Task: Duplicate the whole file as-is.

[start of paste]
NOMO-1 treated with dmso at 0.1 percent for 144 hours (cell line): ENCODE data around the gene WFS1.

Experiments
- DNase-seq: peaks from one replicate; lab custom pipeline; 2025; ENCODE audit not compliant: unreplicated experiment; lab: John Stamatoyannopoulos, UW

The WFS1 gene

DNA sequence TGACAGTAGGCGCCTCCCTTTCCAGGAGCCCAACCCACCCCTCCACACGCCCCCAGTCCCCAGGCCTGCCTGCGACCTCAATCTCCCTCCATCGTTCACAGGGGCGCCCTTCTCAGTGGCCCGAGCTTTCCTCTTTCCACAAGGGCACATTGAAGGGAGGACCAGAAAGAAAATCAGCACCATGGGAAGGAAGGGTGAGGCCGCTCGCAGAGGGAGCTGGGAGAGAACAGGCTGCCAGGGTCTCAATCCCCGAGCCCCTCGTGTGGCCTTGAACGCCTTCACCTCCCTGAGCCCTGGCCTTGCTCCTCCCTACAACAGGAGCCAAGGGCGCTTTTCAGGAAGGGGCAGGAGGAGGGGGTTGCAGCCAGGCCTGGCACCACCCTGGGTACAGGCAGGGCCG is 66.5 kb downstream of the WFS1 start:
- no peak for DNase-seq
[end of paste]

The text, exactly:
NOMO-1 treated with dmso at 0.1 percent for 144 hours (cell line): ENCODE data around the gene WFS1.

Experiments
- DNase-seq: peaks from one replicate; lab custom pipeline; 2025; ENCODE audit not compliant: unreplicated experiment; lab: John Stamatoyannopoulos, UW

The WFS1 gene

DNA sequence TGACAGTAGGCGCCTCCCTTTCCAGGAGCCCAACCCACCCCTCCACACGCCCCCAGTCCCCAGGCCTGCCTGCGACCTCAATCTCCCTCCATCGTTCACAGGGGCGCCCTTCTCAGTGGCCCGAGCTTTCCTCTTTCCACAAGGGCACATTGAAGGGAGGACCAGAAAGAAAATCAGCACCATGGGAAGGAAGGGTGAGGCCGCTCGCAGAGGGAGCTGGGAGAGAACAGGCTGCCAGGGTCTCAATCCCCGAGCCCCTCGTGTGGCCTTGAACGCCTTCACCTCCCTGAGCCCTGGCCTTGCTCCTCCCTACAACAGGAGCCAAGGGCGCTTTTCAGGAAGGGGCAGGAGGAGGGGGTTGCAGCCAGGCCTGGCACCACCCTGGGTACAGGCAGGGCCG is 66.5 kb downstream of the WFS1 start:
- no peak for DNase-seq